Here, a .223 bullet hits the same steel target with exposed clamps in the middle of the shooting surface. The target face is flat and is angled down which is good, but notice what happens when the splatter reaches the edge of the target where the clamps are located. Secondary splatter is created as the fragments are redirected from their safe course toward the feet of the target.

Even more common than clamps are targets that are bolted onto a chain or target stand. In this clip, a 9mm handgun round hits the bottom half of an exposed bolt head sending bullet fragments all over the place.

A bullet doesn’t have to hit the bolt dead on to cause unsafe splatter. Just like the clamp, a bullet can hit the flat part of a target surface and then be redirected by bouncing off the bolt. Watch closely as some of the splatter hits the exposed bolt head and is deflected at a steeper angle.

What Does This Mean for You?

At this point, you may be wondering if your hanging gong target that has an exposed bolt head is going to lead to your early demise. The truth is, accidents involving steel targets that end in serious injury or death are rare (though, they do happen), and the further you are from your target, the less likely it is that you will ever be hit with debris travelling fast enough to do significant damage. The point is, you can greatly reduce the risk of shooting on steel targets (especially at close ranges) by choosing a target that is designed to ensure predictable splatter and is made of the right material.

Here at Action Target, we believe that we make the safest steel targets on the market. Extreme care goes into every product we make to ensure that the you can train well, compete hard, and have fun without having to worry about ricochets and splatter coming back at you. So whether you’re a first-time shooter or an experienced marksman, trust the experts to take care of your steel target needs.

This article originally appeared at actiontarget.com and is reprinted here with permission.

18 Responses to Making Sense of Steel Targets – Part 2

  1. AR400, AR450 and AR500 aren’t “armor steel.” There are steels that are “armor steels” and specifically tested for resistance to penetration, breakage and deformation under impact of projectiles.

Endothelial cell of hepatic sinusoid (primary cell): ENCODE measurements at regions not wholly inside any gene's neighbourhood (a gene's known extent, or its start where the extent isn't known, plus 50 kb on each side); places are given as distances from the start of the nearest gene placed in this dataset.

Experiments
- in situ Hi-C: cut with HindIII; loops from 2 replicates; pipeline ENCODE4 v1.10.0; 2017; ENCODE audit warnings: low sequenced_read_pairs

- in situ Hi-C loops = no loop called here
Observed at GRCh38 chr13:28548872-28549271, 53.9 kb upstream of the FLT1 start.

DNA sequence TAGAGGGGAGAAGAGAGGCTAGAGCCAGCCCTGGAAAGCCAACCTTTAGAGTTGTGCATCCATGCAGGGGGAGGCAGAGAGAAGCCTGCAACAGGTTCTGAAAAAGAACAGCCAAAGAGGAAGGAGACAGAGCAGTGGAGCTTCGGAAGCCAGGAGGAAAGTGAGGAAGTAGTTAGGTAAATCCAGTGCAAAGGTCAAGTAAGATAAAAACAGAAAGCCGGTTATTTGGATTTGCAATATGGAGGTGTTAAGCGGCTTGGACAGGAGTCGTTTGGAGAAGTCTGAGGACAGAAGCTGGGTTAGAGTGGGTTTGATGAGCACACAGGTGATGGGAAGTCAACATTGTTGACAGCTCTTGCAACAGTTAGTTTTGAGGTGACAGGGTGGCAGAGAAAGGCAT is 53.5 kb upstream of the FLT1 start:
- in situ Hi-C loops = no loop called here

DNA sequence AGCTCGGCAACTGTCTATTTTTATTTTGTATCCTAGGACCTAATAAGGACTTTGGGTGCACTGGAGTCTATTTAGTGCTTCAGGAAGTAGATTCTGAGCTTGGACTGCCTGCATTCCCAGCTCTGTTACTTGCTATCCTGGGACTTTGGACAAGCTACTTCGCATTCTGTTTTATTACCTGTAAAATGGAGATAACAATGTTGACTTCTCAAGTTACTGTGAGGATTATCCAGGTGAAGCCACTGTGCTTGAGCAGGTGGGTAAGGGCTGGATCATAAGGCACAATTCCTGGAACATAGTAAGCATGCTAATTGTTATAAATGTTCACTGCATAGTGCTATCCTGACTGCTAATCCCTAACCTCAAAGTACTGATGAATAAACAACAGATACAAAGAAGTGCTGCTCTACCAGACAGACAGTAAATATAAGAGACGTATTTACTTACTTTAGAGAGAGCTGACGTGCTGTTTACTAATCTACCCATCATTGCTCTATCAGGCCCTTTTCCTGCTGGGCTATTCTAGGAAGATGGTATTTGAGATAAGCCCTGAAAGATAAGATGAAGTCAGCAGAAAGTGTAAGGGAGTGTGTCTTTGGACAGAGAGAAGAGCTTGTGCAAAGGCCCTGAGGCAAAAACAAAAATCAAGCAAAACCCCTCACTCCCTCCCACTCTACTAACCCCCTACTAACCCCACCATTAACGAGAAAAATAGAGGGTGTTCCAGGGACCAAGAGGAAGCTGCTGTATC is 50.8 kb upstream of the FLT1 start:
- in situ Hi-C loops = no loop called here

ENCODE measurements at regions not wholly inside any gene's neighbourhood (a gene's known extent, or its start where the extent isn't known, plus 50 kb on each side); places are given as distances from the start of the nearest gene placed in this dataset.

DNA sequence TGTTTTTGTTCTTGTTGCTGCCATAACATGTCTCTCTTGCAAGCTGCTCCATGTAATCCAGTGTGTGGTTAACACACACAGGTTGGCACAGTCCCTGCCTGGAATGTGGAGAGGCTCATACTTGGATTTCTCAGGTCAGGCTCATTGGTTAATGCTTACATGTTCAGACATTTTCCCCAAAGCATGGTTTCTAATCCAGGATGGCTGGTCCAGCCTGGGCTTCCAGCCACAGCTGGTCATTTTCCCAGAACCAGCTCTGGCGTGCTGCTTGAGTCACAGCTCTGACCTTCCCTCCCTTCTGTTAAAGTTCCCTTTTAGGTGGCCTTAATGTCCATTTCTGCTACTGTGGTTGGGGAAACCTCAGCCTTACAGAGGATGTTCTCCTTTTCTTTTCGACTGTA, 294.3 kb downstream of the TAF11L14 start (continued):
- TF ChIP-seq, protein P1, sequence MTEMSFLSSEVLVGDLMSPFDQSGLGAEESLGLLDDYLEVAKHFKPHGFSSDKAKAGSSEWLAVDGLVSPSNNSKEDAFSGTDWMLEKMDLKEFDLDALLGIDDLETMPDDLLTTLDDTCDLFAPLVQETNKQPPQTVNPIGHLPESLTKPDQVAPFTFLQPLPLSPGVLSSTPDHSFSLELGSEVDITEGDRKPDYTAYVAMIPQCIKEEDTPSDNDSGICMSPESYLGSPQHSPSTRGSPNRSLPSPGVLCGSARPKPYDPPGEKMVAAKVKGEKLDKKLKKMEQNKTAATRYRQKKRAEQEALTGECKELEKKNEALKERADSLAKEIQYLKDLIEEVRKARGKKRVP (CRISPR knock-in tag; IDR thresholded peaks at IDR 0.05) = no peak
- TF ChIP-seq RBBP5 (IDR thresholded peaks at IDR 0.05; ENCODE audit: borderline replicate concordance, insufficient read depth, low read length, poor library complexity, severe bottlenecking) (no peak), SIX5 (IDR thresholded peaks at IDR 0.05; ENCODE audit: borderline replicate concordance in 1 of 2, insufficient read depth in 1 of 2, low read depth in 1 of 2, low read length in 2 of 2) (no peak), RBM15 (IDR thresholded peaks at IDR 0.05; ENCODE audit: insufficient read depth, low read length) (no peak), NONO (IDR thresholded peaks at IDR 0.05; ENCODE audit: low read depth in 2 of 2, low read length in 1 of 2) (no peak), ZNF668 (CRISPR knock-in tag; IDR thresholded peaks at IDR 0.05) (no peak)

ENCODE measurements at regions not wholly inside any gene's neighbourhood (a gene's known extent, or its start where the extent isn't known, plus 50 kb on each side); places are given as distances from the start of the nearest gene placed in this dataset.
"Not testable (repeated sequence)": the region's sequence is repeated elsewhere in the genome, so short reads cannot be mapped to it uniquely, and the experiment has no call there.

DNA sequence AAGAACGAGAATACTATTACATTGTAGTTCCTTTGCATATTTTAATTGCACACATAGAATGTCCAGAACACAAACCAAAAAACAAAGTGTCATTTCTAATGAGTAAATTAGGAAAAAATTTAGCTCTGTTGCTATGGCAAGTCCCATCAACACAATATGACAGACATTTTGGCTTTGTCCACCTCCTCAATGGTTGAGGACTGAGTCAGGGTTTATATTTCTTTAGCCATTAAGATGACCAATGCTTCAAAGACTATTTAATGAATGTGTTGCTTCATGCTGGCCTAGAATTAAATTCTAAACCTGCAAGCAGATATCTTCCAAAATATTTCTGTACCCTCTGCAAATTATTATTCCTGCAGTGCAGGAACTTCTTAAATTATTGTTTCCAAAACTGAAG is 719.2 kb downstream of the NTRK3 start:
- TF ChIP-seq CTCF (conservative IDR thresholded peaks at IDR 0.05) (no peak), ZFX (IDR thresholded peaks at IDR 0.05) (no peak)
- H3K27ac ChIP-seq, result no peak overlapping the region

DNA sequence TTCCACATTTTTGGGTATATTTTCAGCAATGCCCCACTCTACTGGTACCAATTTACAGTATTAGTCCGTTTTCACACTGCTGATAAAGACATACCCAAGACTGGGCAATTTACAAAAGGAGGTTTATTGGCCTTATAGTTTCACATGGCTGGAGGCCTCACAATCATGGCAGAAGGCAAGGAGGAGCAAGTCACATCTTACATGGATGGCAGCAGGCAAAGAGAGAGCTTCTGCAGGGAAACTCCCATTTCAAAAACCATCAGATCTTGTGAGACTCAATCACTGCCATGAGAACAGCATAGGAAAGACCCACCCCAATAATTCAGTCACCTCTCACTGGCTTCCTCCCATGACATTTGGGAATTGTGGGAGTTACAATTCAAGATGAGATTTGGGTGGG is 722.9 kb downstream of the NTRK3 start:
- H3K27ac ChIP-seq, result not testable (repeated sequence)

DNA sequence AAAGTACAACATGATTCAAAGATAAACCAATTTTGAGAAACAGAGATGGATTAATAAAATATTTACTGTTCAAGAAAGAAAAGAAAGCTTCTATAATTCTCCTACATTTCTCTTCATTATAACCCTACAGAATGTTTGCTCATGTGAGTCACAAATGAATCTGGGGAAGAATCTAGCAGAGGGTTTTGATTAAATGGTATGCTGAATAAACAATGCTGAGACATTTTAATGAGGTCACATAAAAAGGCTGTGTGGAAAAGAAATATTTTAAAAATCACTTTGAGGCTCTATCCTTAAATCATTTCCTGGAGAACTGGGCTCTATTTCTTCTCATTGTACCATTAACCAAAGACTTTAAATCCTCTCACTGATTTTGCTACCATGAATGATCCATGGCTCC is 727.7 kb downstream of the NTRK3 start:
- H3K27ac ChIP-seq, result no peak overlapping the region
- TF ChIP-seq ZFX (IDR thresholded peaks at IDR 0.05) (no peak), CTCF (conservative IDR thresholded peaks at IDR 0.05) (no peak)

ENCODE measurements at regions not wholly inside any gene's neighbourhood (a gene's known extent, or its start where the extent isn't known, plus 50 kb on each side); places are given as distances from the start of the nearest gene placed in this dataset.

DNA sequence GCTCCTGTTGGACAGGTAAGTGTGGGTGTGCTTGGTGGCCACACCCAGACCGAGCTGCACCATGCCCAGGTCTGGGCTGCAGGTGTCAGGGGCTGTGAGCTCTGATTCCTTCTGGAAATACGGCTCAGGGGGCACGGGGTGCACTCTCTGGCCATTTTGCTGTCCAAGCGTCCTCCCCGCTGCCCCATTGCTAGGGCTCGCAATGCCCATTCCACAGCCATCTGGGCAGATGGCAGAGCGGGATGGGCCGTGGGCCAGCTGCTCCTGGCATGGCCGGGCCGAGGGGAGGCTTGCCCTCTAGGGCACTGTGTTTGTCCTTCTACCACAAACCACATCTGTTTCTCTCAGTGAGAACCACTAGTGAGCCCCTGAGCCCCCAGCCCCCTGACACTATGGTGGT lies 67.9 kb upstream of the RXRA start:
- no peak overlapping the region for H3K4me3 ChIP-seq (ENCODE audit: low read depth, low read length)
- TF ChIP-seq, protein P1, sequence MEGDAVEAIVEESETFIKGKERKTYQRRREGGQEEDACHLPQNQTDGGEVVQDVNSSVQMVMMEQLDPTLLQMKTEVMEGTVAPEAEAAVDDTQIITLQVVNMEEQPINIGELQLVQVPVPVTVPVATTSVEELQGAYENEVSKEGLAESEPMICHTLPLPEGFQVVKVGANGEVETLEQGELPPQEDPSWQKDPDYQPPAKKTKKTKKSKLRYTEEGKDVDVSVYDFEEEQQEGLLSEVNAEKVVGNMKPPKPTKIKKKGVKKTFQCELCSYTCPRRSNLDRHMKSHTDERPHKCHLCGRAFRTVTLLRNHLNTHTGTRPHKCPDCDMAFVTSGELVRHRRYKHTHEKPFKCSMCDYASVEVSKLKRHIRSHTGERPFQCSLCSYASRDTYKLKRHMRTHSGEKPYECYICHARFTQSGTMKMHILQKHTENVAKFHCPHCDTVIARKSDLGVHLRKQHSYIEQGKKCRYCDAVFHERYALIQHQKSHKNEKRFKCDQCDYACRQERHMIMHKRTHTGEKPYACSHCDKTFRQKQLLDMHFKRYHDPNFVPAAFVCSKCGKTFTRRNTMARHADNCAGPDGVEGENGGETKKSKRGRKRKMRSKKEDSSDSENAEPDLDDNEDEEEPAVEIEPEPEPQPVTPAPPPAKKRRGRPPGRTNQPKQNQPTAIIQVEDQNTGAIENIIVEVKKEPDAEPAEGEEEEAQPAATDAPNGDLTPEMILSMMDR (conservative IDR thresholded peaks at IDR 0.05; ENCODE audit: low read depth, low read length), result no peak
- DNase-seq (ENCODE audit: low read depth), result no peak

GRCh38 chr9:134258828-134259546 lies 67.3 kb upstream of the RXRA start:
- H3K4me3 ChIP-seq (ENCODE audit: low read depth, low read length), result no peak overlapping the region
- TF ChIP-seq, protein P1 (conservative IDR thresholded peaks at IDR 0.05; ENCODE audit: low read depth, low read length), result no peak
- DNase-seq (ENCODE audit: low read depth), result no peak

ARxxx steels are “abrasion resistant” steels, hence the “AR” in the name. They’re used in applications where you have repeated earth/concrete/soil/gravel/ore to steel contact. Things like backhoe buckets, cutting edges for front loaders, rippers, deep plow shanks, trenching hoes, dump truck beds, etc.

    Put this up there with my gripe about the twaddle of “machined from billet” in the gun industry.

      • No, they’re cut from plate.

        If they’re doing the job competently, they’re using a laser or a waterjet cutter. With these high-hardness steels, if you use a torch or plasma cutter, you change (significantly) the hardness in the HAZ (heat affected zone) and I’ve seen plasma-cut plates spall at the edges when hit with a rifle round.

  2. This article explains much to me..”In the video, the bullet can be seen completely penetrating the steel leaving a clean hole where the target sticker had been. However, not all of the bullet passes through the hole. The jacket is stripped off and appears to travel directly back toward the shooter at nearly half the original speed of the bullet..”

    That experience was almost mirrored by a friend, who lost part of his ear, and thankfully, not his life. I have seen many “accidents” or “accidents waiting to happen” with steel targets in the past and most likely all were made of mild/soft steel. I have not used steel targets since. I have not wanted to take the chance.

  3. After a tank farm installation I acquired six leftover 8″ stainless steel plates that were 5/8″ thick. Mounted then with bolts and old water pipe (at an angle). Been shooting at them for 30 years. Pistol calibers only mind you. Even at 15 yards I’ve never had a problem.

    Rifle calibers on the other hand will sail straight through em. Even my 7mm TCU at 100 yards looked like a drilled hole. Don’t know if I agree with the hardness requirement at least not for pistol.

  4. How much does the target steel hardness matter at ranges of 400 or more meters when shot with rifles (.243, .308)?

  5. My Son and I attended a Seminar last year @ Action Target. After that visit, we ordered all of our Indoor Range equipment from them. Should be up and running by 1 July, by far the best equipment and people in that industry.

  6. Seems like a great promotional piece for action target. Wish them well they proved they have done their homework

  7. I know nothing about this subject. However, every video shown includes static targets. I am not saying that ATI makes bad stuff, but it almost seems like a straw man argument. Every “inferior” homemade scrap steel target that I have ever seen either swings, falls, or spins, thus absorbing energy. Every test example show is based on ATI’s seemingly proprietary static design, which would obviously require extremely high grade steel. Apples and oranges IMO. Any thoughts?

    • It’s part of the overall issue in steel targets. A reactive target becomes a was to dissipate some of the energy of the bullet strike, rather than have the plate absorb all of it.

      A larger part of the issue is the distance to the target. I’ve gotten lead “splash back” from .22LR rounds when I’m too close – even to AR500 plates. This is why you should wear eye protection at the range.

      The ARxxx plates certainly stand up to rifle fire better than A36 steel (one of the most common grades of steel you find as rolled plate). ARxxx steels are not armor steel, however. Most steel target companies using ARxxx steels are using them because they’re a good step up from A36 plate, but much less expensive than real armor steel.

Leave a Reply

Your email address will not be published. Required fields are marked *